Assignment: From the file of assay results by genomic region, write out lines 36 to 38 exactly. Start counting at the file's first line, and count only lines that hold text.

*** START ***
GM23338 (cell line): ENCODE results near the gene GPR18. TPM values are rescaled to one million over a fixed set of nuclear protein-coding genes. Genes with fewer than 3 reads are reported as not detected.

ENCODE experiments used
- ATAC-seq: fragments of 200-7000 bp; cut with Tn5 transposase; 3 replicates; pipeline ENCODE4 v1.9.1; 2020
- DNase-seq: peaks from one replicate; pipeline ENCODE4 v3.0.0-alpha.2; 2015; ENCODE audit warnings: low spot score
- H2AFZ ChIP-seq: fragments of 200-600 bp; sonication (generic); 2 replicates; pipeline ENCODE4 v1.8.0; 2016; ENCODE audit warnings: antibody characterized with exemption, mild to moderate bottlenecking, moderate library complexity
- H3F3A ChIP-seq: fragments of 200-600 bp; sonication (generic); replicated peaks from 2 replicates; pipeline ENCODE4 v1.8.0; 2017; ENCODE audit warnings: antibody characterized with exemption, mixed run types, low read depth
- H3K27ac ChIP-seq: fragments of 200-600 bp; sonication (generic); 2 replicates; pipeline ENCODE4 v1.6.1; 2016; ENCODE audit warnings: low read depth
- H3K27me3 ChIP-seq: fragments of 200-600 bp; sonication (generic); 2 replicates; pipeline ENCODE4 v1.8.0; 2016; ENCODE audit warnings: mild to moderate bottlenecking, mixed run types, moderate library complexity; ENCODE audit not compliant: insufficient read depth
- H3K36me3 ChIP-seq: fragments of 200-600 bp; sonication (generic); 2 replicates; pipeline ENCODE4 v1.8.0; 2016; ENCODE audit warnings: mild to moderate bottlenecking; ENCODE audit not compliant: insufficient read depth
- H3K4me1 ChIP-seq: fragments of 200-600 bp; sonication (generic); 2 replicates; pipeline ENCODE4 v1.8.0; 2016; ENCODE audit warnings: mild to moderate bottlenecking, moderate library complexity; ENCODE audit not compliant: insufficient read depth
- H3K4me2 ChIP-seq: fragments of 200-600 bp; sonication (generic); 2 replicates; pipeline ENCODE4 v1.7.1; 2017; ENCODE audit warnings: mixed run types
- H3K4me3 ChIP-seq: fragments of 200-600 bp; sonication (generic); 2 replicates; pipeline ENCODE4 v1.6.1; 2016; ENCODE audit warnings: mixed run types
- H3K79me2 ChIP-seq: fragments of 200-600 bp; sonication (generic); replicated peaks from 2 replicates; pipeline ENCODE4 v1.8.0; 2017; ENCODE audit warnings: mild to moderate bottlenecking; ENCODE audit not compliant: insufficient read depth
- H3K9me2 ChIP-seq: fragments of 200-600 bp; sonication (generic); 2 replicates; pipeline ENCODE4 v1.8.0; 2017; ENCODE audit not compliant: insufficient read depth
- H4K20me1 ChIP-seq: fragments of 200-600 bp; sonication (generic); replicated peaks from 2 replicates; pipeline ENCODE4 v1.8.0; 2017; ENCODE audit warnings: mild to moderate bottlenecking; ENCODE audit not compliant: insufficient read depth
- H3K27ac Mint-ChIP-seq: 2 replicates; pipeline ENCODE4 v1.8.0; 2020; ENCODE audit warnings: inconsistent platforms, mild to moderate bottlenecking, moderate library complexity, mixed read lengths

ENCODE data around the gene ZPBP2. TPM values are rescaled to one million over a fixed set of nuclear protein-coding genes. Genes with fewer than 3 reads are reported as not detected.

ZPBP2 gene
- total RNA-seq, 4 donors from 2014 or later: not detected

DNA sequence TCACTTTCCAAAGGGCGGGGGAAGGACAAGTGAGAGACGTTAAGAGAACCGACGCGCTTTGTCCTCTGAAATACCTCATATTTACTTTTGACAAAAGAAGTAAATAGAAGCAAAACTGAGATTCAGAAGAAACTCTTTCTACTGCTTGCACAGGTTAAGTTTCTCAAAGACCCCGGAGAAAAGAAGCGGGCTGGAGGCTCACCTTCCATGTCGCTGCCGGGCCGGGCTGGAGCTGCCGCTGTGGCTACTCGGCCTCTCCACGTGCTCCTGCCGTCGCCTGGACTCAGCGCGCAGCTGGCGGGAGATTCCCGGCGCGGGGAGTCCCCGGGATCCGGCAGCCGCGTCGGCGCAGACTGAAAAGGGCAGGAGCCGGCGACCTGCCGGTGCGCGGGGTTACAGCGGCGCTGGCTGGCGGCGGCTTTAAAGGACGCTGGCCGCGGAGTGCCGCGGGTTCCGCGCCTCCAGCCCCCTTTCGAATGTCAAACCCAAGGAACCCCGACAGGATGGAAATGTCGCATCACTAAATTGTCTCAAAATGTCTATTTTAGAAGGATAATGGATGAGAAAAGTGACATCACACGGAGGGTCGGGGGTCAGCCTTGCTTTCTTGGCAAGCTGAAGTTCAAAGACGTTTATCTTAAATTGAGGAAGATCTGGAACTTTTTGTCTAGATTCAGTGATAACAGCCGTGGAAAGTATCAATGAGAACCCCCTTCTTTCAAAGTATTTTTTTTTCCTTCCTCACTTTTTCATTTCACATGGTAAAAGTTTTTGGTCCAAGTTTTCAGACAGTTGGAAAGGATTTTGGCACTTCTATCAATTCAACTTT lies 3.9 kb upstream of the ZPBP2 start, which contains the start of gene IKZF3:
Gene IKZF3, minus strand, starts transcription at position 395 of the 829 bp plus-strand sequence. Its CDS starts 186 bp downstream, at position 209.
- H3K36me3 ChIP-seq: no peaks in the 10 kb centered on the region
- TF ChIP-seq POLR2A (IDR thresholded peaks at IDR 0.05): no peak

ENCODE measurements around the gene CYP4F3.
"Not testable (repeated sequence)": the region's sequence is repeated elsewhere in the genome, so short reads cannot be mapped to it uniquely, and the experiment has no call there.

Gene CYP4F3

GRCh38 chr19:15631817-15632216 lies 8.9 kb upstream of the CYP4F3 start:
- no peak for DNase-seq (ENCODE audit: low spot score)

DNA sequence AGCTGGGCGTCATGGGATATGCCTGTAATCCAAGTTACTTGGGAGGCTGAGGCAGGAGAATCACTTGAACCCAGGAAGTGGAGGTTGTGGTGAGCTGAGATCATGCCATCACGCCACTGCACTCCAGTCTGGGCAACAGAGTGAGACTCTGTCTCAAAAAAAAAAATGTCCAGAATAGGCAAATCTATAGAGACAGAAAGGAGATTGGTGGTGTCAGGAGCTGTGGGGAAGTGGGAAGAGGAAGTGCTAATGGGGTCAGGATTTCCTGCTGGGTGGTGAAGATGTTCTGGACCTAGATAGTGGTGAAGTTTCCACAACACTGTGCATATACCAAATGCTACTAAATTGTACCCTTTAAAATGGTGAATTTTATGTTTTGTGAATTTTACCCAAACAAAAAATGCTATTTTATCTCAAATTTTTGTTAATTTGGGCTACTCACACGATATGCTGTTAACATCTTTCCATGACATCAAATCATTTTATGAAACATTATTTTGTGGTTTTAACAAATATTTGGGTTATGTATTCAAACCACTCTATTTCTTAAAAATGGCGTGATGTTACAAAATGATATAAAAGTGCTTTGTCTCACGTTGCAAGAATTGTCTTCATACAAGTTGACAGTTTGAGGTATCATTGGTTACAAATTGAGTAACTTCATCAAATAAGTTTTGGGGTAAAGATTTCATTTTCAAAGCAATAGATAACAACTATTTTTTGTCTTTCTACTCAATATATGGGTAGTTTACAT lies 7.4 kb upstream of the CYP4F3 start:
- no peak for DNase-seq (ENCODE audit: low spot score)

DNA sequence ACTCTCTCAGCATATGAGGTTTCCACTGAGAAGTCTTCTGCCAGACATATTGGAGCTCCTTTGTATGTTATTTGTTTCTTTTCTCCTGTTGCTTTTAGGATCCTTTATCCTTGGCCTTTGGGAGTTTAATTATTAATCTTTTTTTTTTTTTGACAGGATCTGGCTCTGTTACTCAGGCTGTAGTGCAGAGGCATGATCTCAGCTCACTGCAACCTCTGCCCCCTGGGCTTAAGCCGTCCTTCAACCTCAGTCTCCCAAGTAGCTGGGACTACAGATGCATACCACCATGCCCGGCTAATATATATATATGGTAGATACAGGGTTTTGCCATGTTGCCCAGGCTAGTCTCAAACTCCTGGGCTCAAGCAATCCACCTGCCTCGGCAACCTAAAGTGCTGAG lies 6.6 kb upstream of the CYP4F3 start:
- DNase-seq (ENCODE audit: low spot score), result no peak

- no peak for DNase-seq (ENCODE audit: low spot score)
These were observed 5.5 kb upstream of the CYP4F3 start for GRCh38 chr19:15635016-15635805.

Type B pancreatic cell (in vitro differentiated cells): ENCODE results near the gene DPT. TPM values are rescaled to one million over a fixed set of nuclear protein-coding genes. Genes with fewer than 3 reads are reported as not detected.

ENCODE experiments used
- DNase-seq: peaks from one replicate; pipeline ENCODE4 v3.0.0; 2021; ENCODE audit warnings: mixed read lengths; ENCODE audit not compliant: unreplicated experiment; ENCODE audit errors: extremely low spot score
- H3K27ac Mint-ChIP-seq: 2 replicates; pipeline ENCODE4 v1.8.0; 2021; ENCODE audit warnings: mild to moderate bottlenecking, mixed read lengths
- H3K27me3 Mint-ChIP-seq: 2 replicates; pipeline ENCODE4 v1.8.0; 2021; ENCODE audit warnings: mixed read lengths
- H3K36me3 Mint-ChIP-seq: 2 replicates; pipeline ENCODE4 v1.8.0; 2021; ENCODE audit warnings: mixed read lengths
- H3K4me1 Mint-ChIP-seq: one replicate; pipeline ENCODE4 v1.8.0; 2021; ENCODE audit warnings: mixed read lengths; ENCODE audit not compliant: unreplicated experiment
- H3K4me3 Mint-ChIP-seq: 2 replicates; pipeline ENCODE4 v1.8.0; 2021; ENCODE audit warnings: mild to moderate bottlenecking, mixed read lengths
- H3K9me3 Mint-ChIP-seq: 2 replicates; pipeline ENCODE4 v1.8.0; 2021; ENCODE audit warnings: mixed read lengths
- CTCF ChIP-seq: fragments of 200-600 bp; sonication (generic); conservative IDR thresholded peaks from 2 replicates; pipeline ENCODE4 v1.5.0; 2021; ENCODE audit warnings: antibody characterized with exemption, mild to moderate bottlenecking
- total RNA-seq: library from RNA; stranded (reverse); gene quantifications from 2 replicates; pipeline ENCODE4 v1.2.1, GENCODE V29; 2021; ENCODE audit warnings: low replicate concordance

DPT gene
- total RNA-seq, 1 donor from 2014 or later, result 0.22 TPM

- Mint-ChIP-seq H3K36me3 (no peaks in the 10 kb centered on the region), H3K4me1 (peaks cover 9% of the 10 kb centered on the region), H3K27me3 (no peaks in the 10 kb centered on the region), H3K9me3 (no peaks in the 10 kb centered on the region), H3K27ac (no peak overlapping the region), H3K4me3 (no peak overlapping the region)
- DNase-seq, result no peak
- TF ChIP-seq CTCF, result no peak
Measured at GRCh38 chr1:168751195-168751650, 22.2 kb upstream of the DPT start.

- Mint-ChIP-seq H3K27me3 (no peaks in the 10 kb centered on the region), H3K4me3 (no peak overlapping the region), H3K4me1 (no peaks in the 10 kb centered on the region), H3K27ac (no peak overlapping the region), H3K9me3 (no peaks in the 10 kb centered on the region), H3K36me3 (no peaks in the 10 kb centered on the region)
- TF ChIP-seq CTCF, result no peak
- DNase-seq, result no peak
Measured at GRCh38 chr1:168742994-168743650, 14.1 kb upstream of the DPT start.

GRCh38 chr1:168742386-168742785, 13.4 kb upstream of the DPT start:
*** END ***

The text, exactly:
ENCODE experiments used
- DNase-seq: peaks from one replicate; pipeline ENCODE4 v3.0.0; 2021; ENCODE audit warnings: mixed read lengths; ENCODE audit not compliant: unreplicated experiment; ENCODE audit errors: extremely low spot score
- H3K27ac Mint-ChIP-seq: 2 replicates; pipeline ENCODE4 v1.8.0; 2021; ENCODE audit warnings: mild to moderate bottlenecking, mixed read lengths